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Profiles

  • Capt. Lawrence Everett Dickson, Jr. (1920 - 1944)
    Army Air Forces Capt. Lawrence E. Dickson, a World War II Tuskegee Airman who went missing in action over Italy in 1944, has been found, the Pentagon agency charged with recovering and identifying th...
  • 2Lt. Rhohelia J Webb (1922 - 2009)
    As a member of the U.S. military, Rhohelia “Bob” Webb was never allowed to eat or spend time in the officer’s club — even though he was a pilot and second lieutenant.
  • Gen. Benjamin O. Davis Jr., (1912 - 2002)
    . Benjamin Oliver Davis Jr. (December 18, 1912 – July 4, 2002) was an American United States Air Force general and commander of the World War II Tuskegee Airmen. He was the first African-American g...
  • William Lovern Booker (1923 - 2013)
    One of the first black military aviators known as the Tuskegee Airmen, William L. Booker, has died at the age of 90. Booker's family says he died Nov. 30 at a Kirkland, Wash., nursing home after a ...
  • Gen. Daniel "Chappie" James (1920 - 1978)
    Daniel "Chappie" James Jr. (1920-1978) learned to fly at Tuskegee Institute and trained other pilots during World War II as one of the Tuskegee Airmen. He is one of the most notable of the Airmen for...

Before the Tuskegee Airmen, no African American had ever been a United States military pilot. The Jim Crow laws, a series of racist laws that enforced the “separate but equal” treatment of African Americans, were used as justification for blocking previous attempts by African American soldiers to become pilots.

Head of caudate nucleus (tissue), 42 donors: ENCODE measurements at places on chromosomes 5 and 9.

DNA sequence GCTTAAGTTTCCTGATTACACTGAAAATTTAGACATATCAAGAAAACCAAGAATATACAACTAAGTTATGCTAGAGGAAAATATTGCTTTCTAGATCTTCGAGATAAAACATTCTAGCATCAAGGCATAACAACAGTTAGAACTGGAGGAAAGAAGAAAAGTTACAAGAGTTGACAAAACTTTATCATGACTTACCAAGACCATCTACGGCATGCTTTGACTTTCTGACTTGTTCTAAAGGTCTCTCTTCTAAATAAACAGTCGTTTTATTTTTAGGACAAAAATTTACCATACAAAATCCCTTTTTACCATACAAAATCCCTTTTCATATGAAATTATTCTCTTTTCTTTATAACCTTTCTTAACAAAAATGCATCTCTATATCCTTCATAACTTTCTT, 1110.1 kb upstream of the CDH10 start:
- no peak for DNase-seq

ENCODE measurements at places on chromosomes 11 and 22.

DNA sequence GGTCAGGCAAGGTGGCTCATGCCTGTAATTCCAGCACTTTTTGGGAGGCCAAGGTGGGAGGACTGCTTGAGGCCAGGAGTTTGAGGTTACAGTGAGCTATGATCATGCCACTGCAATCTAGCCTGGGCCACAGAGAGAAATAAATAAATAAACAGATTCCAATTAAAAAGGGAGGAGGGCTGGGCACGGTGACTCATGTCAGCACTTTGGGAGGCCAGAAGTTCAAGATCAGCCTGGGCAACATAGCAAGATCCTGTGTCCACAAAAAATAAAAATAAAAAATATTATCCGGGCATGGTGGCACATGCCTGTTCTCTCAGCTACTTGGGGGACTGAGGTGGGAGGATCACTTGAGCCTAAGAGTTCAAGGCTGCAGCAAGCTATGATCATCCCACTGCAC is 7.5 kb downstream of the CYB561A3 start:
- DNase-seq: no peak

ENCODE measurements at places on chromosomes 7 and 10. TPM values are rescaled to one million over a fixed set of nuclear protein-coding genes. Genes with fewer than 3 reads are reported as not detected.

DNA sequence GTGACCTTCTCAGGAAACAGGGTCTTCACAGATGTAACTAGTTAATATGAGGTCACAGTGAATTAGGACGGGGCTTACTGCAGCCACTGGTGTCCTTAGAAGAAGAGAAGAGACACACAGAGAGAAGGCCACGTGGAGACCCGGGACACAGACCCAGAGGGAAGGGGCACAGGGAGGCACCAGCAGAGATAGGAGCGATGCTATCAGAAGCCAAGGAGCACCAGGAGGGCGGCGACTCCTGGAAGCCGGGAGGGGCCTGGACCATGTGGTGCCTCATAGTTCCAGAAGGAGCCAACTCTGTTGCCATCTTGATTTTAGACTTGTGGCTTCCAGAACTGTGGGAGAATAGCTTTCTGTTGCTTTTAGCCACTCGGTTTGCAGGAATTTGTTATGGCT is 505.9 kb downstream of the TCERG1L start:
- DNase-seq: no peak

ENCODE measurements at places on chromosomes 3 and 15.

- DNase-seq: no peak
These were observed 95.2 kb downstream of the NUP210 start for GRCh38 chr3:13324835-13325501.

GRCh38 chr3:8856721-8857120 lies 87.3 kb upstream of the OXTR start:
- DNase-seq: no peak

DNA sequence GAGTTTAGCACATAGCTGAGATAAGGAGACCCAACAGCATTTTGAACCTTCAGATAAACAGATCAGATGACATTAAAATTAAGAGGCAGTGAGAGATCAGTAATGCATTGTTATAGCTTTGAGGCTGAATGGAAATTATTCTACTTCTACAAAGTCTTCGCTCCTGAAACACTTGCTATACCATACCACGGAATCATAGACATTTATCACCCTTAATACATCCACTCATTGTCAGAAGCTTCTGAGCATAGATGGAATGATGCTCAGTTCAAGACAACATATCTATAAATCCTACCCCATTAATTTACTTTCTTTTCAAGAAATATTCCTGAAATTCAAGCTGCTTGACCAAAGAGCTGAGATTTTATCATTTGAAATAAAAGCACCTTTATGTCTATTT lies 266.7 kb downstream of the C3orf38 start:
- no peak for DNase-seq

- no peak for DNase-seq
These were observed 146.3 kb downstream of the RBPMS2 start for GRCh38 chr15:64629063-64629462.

During WWII, the Tuskegee Airmen were credited with destroying 261 enemy planes, doing damage to 148 other opposing aircraft, flying 15,553 combat sorties and 1,578 missions in the theatres of North Africa and Italy. Sixty-six of the airmen were killed in combat and another 32 were shot down and became prisoners of war. In escorting over 200 bombing missions, the Airmen never lost an American bomber to an enemy fighter. So feared by the German pilots were the Airmen, that they were referred to as the “Schwartze Vogelmenschen” (Black Birdmen)

Please add profiles to the project and any other references you would like.

I got to meet two Tuskegee Airmen who were on a trip to Israel with my group in 2002. One was named John I believe and the other called himself "Smitty". I wish I could recall their full names.

Collaborators welcomed! Please Request to be added if you would like to join the project.

~ Jamey


A list of those who served:

Sources:

Photo from the Tuskegee University, AL